WASHINGTON, DC–Contending that morse-coded descriptions of improperly petticoated young ladies are undermining the morals of American boys yet in short pants, U.S. Sen. Strom Thurmond (R-SC) proposed legislation Monday banning telegraph porn.
"My friends, this revolutionary new 'Tele-graph' technology, by which messages are transmitted across vast distances via cable wire, is indeed a wondrous device," Thurmond told fellow members of the Senate. "But certain telegraphers–most corrupt and foul telegraphy men indeed–have debased Mr. Morse's code by using its ingenious dots and dashes to transmit porno-graphs describing flagrantly uncorseted womenfolk. I submit to you, gentlemen, that laws be passed to prevent the tele-graph device from becoming a machine of ill repute!"
Thurmond's proposed legislation would establish stiff penalties for the transmission of certain obscene words and phrases along Western Union's telegram and telegraph wires, including "merry-widow," "bosom," and "underthings," as well as prohibit the use of the word "legs" instead of "limbs" when referring to the female anatomy. In certain contexts, the words"disheveled" and "heaving" would also be regarded as violations of the law, with perpetrators subject to fines of $50 or seven years hard labor on the proposed trans-American steam railroad.
"As our nation recovers from the depredations and ruin of the recent War Of Northern Aggression, we must not permit the tele-graph to become the Devil's instrument," said Thurmond, 95. "Mr. Morse's messaging device must not be allowed to corrupt the hearts and minds of the Republic's youths!"
If approved, Thurmond's Providential Purity Of Telegraphical Missives Bill would be the anti-obscenity victory the senator has been seeking since his proposed censorship of the Sears-Roebuck catalog was vetoed by President Eisenhower in 1958.
"We must not let the tele-graph become a tool of Sin," Thurmond said. "Why, just the other day, one of my lady constituents informed me that her son, through an elaborate button-clicking process by which I assume she means the tele-graph, was able to receive all sorts of messages of women cavorting not only with men, but with tribes of blackamoors, instruments of infernal design, and even the beasts of the field. Such foulness must not be tolerated!"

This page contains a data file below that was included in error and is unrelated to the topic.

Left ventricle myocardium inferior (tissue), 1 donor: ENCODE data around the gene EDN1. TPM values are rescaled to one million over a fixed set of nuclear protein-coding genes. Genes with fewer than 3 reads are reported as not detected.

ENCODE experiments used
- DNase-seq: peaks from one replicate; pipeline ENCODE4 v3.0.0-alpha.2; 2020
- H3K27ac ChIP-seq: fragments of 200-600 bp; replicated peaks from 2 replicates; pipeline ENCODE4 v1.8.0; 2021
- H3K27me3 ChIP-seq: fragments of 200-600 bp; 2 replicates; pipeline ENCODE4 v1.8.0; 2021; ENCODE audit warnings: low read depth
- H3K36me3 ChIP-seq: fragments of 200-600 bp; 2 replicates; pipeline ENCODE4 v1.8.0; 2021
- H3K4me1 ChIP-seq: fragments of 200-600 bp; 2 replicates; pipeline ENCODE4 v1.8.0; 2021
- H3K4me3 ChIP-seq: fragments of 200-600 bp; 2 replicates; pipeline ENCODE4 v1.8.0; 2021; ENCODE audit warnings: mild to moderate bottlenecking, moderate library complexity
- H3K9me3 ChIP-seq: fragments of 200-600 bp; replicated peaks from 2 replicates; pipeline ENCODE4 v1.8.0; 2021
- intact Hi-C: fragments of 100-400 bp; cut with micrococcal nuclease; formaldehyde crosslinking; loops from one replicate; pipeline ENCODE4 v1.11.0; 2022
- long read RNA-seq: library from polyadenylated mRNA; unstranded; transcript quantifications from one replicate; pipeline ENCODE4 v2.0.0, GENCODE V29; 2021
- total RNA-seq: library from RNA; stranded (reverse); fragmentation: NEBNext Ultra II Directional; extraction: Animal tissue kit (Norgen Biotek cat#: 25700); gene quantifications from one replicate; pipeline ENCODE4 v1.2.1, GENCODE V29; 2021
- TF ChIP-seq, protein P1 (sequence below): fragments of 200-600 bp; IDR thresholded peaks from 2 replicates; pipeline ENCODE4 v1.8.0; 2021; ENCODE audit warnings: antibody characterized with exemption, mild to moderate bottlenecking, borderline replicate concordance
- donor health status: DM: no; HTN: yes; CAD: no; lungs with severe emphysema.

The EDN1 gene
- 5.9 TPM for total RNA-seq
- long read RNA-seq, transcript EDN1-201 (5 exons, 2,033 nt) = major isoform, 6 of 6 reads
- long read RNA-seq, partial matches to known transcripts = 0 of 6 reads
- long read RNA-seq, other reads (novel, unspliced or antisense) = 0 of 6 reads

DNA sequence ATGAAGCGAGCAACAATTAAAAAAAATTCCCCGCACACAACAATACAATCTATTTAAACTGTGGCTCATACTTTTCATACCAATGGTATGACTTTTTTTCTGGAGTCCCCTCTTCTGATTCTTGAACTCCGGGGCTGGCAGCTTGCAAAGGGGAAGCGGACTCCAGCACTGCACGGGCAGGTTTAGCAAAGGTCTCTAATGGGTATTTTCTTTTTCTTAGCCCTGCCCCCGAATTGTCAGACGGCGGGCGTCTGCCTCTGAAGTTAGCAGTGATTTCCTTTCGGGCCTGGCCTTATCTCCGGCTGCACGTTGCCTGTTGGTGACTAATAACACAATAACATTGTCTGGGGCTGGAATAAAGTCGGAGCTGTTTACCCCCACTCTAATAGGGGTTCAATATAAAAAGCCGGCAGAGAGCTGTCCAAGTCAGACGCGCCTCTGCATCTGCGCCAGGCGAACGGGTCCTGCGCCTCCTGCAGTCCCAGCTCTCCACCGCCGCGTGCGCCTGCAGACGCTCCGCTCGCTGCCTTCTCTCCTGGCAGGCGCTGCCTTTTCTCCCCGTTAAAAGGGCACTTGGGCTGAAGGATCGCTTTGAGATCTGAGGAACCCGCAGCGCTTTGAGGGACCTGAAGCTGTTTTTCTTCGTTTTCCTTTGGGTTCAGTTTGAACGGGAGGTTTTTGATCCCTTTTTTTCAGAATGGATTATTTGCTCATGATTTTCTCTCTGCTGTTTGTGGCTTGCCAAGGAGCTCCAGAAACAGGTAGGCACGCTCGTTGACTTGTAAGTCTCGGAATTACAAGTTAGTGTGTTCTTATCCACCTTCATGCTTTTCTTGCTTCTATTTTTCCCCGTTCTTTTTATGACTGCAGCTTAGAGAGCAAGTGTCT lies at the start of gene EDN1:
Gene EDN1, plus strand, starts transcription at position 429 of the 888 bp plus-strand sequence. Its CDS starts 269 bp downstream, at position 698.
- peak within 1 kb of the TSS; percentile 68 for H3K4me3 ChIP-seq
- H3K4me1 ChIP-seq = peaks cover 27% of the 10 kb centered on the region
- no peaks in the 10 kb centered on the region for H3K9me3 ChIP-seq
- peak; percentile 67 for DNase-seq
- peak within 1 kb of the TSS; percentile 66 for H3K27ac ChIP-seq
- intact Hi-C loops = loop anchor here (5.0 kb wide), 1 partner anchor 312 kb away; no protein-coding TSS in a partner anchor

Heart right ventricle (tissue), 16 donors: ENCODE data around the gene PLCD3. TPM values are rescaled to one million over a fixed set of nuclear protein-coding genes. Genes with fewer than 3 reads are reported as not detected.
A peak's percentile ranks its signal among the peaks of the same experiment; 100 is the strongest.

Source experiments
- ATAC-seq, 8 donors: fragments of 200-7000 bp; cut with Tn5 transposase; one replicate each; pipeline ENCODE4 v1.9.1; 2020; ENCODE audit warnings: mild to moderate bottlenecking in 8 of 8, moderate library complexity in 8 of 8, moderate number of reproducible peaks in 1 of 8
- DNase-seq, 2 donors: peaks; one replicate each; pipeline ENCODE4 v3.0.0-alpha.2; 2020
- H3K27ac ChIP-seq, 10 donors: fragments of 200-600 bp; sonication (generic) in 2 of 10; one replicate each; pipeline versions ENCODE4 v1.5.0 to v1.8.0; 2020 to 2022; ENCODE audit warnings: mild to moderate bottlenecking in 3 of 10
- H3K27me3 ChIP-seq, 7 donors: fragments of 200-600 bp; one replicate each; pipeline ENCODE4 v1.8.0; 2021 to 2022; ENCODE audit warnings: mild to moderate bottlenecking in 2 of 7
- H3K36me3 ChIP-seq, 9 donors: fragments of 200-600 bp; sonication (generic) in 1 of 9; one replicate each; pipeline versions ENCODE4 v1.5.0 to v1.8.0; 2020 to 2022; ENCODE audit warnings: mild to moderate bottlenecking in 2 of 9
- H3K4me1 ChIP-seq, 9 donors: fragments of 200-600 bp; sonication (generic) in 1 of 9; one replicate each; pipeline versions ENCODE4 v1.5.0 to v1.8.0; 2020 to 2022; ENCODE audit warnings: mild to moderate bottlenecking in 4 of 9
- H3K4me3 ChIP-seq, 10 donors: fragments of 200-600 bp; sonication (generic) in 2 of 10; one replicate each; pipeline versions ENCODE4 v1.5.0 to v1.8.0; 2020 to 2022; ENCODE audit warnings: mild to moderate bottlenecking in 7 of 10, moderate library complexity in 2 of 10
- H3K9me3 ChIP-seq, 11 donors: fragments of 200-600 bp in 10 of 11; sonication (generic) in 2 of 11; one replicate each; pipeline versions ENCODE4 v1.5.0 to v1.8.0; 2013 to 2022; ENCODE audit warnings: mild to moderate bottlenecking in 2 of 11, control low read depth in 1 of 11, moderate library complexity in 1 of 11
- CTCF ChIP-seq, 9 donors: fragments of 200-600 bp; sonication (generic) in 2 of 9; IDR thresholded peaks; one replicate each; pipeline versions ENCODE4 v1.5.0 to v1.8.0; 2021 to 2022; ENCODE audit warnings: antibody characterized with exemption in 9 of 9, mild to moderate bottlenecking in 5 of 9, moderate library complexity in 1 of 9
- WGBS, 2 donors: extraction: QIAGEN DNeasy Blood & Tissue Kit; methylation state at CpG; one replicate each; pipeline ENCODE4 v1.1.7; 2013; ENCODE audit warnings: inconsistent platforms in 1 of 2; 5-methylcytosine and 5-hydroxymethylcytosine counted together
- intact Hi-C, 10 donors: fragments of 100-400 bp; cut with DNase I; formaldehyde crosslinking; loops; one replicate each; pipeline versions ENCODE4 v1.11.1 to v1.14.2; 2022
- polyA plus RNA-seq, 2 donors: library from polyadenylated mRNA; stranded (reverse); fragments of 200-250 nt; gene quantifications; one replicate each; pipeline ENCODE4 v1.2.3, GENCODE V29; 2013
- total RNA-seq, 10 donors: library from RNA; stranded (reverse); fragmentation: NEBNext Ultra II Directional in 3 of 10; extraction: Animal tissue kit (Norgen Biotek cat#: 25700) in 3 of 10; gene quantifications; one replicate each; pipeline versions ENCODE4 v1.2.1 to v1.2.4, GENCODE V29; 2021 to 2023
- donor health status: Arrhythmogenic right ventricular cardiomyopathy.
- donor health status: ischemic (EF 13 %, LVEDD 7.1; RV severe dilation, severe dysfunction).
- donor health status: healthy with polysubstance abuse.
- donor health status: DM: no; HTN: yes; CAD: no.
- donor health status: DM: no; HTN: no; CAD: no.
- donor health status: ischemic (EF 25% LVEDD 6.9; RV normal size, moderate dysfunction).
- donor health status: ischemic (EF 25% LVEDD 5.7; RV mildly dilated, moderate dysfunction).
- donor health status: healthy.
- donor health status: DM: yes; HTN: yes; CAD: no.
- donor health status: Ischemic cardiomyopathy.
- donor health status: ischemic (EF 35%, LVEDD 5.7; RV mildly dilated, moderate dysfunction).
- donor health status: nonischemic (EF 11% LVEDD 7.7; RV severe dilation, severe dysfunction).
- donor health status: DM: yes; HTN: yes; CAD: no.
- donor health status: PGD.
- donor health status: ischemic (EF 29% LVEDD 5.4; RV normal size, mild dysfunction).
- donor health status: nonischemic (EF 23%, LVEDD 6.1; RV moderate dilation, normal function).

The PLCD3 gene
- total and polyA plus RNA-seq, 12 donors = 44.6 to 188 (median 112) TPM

To help prevent youths from having access to telegraph porn, Thurmond is encouraging concerned parents to use a device known as the "V-switch," a V-shaped piece of metal that blocks Morse coding inappropriate for children.
Thurmond reserved his harshest words for the members of Congress who have been critical of his telegraph-porn bill, including Sen. Dianne Feinstein (D-CA).
"I believe that those among my colleagues who have called my idea 'bull-roar' are seeking profitable telegraphy concessions for their home states," Thurmond said. "And I would specifically remind Miss Feinstein that she is merely a territorial representative of the land known as California, and until that savage desert wasteland is granted statehood, her opinions have no bearing on the business of the Union. Furthermore, as a member of the weaker sex, Miss Feinstein should be ashamed that she is forward enough to speak on the very Senate floor! For shame, Miss Feinstein, for shame!"
Concluding his address, Thurmond reiterated that he is not opposed to the telegraph, but merely to its exploitation and misuse by a small handful of individuals.
"I would no more impede the wheels of Progress than I would permit my granddaughter to wed a Red Indian," Thurmond said. "But things have gone too far. Has Providence inspired in us the modern wonder of the tele-graph, only to see it used as a tool for depravity and women of easy leisure? A thousand times no!"
The senator then died.